Java Flow Control: if and if-else Statements

Java Flow Control: if and if-else Statements

Introduction

Conditional statements and loops are a very important tool in programming. There aren't many things we could do with code that can only execute line-by-line.

That's what "flow control" means - guiding the execution of our program, instead of letting it execute line-by-line regardless of any internal or external factors. Every programming language supports some form of flow control, if not explicitly via ifs and fors or similar statements - then it implicitly gives us the tools to create such constructs, i.e. low-level programming languages usually achieve that affect with a lot of go-to commands.

Loops were a concept used long before computer programming was even a thing, but the first person to use a software loop was Ada Lovelace, commonly known by her maiden name - Byron, while calculating Bernoulli numbers, back in the 19th century.

go-to commands are to be avoided in most situations, whenever we're using a programming language that gives us the tools to avoid it, like Java and all remotely similar languages do (there's a slight exception to this rule when breaking nested loops).

In Java, there are several ways to control the flow of the code:

The if Statement

The if statement is probably the most common form of flow control, regardless of the language. It's very simple and intuitive:

if(true) {
    //execute this code block if the argument/expression is true
    //some more code
}

Since in a lot of cases, only a single line needs to be executed, you can skip using the curly brackets and a block of code and simply indent the next line, though this only works for a single line:

if(true) 
    System.out.println("Inside the if block");
	System.out.println("I have nothing to do with the if block!");
System.out.println("Neither do I!");

Typically, we don't input boolean values like in these examples, but rather, we use an expression:

if(username != null)
    System.out.println(username);
if(argument >= 10) 
    System.out.println("The input is higher or equal than 10");

If the expression is false, the code belonging to the if statement is simply skipped:

if(1 > 5)
    System.out.println("Hello");
System.out.println(" World!");

And the output is:

 World!

The if-else Statement

We rarely wish to simply skip a piece of code if the expression is evaluated to be false. Typically, we want to do something else in that case:

if(expression) {    
    //code that executes only if the expression is true
}
else {// optional
    //code that executes only if the expression is false
}

Of course, you can use the else statement in conjunction with the shortened if statement:

if(expression) 
    //code that executes only if the expression is true
else
    //code that executes only if the expression is false    

However this is unrecommended to if you're not dealing with simple statements, especially with nested ifs since it's hard to figure out "which if does a particular else belong to". Using brackets will take ambiguity out of the problem if you find this approach unreadable.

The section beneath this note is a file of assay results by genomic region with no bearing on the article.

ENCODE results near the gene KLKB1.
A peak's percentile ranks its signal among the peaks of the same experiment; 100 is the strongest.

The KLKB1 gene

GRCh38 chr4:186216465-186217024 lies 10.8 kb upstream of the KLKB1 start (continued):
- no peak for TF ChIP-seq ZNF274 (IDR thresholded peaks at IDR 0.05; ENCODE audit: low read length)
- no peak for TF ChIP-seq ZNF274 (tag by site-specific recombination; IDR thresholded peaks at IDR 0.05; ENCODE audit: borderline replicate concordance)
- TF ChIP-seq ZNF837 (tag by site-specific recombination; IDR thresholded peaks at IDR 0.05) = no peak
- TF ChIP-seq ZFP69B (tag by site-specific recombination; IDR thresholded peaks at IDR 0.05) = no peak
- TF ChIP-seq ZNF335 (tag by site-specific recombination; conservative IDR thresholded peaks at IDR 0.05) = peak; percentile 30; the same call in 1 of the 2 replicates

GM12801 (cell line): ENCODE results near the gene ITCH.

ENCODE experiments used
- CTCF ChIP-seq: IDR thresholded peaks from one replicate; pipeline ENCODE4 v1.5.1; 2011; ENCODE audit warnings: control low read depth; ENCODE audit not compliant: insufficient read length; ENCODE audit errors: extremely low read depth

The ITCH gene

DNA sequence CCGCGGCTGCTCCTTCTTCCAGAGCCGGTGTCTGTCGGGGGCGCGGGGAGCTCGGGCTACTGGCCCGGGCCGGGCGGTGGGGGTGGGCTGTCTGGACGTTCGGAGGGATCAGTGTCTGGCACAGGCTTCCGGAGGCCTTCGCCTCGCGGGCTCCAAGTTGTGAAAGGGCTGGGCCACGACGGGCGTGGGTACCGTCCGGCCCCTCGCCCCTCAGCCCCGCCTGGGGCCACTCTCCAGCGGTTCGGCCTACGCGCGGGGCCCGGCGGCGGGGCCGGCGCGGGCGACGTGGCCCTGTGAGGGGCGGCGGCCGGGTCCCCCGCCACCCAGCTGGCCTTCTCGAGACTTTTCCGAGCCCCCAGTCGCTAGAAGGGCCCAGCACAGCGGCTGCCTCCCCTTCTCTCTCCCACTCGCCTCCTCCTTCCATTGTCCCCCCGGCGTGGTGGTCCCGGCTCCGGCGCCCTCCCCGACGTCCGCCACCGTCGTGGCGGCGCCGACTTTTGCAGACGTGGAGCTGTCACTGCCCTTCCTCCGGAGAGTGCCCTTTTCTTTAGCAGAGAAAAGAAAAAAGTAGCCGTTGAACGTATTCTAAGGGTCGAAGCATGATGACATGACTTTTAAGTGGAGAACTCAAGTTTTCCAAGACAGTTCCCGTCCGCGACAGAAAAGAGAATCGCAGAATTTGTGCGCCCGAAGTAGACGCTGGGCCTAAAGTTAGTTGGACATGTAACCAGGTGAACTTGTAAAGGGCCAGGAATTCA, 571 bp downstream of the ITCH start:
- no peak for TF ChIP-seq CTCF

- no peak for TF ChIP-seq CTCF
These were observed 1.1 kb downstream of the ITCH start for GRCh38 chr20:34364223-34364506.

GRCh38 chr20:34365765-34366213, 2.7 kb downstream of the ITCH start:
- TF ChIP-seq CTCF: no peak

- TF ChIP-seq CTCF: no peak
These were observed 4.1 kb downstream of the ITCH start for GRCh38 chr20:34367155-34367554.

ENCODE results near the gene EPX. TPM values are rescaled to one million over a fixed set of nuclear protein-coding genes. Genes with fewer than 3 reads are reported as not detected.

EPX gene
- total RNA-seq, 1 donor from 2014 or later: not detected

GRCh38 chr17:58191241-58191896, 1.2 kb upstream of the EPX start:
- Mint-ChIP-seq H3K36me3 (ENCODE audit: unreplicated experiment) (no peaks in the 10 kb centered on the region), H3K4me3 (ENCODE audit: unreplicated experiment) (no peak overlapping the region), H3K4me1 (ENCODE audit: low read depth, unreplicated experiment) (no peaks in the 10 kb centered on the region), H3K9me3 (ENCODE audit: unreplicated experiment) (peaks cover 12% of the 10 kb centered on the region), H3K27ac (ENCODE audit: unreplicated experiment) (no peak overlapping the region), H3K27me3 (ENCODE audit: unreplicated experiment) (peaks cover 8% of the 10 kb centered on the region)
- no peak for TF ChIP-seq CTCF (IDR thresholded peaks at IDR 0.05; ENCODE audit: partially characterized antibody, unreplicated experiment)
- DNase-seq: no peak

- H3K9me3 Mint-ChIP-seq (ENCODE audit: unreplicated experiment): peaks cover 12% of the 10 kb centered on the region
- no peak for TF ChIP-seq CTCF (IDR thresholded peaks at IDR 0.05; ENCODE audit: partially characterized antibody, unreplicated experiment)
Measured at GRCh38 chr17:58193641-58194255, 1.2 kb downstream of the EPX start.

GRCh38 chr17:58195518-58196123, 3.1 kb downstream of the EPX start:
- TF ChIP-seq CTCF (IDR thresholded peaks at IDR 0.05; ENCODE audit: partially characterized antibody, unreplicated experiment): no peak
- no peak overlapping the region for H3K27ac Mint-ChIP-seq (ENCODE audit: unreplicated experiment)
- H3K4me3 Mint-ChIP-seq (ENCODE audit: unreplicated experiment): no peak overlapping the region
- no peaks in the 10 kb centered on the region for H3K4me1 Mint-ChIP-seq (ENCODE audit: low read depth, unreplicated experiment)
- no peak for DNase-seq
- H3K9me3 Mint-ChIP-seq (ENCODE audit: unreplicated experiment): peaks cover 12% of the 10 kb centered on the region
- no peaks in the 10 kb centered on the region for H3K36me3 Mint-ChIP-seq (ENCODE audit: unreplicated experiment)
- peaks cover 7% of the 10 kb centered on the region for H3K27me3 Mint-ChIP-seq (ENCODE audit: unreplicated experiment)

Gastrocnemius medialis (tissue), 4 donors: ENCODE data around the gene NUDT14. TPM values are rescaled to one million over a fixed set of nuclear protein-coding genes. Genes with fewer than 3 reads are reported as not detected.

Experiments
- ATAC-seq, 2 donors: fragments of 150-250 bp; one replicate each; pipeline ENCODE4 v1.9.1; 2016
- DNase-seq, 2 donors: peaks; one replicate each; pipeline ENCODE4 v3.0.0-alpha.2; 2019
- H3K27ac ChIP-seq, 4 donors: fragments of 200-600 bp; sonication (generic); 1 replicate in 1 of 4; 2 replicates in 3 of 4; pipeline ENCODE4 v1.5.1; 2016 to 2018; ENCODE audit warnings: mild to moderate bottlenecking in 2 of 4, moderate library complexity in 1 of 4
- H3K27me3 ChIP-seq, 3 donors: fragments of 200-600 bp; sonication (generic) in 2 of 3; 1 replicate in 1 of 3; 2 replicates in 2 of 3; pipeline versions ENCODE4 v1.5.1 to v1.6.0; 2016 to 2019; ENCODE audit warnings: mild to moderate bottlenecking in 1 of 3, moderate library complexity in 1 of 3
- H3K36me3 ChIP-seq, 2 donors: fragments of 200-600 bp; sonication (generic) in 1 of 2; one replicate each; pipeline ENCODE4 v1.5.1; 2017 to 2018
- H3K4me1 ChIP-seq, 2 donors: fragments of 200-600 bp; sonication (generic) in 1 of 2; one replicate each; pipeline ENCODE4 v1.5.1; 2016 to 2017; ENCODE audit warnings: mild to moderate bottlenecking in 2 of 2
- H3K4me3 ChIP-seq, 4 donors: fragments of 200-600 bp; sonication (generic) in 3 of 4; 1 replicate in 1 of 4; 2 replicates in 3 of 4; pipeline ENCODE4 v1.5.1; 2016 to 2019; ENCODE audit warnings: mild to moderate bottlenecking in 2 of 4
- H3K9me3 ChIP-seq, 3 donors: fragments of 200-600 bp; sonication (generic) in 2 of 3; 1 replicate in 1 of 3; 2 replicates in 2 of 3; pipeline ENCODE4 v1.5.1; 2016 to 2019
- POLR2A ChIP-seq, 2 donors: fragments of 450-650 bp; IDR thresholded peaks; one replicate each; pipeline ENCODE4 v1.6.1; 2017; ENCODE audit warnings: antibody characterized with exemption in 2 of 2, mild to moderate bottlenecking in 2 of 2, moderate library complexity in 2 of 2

The else statement statement is optional, so there's no need to write an empty else {} block if we don't want anything to happen if is the expression is false.

The else statement is intrinsically tied to the if statement and can't exist without it. It must appear right after the if statement otherwise an "else without if" compiler error will appear.

In most cases, we want to compare something for equality - whether one variable has the same value as another or whether it's smaller/larger than another:

String s = "smol";

if (s.length() > 8)
    System.out.println("s has too many characters!");
else 
    System.out.println("Ok, so basically, s is very " + s);

The > operator here has the usual "greater than" meaning, and Java supports the usual group of relational operators. These include <, >, <=, =>, == checks for equality and != checks for inequality.

Note: Make sure to use == in if statements instead of =, or else you may assign a value instead of compare it.

2 < 5   //true
2 < 2   //false
2 <= 2  //true
2 == 3  //false
2 != 3  //true

Note: Most of the time, we don't compare String variables using == but with the .equals() method. == checks for object reference equality. For primitive types (int, char, etc.) it's the same as checking whether they have the same value, but with Strings it most commonly isn't.

if(string1.equals(string2))
    //code to be executed if the strings are equal by value

Nested if Statements

We can have more than one if statement connected, either by nesting (putting one if statement inside another) or adding an else if at the end of our previous if:

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int ourNumber = 10;

if(ourNumber > 8){ 
    if(ourNumber % 2 == 0){
       System.out.println("The number is larger than 8 and even");
    }
}
else if (ourNumber == 1) {
    System.out.println("1 is less than 8, so the previous if block isn't executed");
}
else {
    System.out.println("ourNumber is less than 8 and different than 1");
}